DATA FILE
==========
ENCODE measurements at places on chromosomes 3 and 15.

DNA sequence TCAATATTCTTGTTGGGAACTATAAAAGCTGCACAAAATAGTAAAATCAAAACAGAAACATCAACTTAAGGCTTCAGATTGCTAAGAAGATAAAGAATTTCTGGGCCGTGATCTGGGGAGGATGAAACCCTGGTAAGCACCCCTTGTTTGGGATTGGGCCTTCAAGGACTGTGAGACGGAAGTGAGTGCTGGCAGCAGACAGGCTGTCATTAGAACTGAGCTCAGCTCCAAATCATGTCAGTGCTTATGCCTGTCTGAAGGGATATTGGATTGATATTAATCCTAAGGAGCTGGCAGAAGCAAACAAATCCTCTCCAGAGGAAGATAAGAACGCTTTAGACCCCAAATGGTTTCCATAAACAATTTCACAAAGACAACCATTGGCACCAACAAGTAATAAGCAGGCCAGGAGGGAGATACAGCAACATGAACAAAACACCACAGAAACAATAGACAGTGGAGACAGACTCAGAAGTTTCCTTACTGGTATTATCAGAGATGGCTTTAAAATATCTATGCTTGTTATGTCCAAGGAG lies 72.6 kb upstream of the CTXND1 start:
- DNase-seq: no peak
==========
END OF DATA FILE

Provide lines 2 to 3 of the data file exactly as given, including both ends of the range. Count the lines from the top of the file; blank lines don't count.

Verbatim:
DNA sequence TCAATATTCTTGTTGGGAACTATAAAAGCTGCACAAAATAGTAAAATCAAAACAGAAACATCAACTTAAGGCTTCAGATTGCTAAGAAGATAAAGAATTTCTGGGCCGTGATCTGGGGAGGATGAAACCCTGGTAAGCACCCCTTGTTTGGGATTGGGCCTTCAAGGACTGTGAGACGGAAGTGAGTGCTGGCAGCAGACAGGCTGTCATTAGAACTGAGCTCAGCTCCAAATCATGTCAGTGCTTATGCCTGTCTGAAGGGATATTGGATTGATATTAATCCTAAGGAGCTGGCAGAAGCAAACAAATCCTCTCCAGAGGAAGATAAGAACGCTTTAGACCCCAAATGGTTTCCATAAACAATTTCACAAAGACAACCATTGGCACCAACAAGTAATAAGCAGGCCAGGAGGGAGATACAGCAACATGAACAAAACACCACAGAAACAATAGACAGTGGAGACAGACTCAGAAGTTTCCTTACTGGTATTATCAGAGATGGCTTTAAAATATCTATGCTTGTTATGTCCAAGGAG lies 72.6 kb upstream of the CTXND1 start:
- DNase-seq: no peak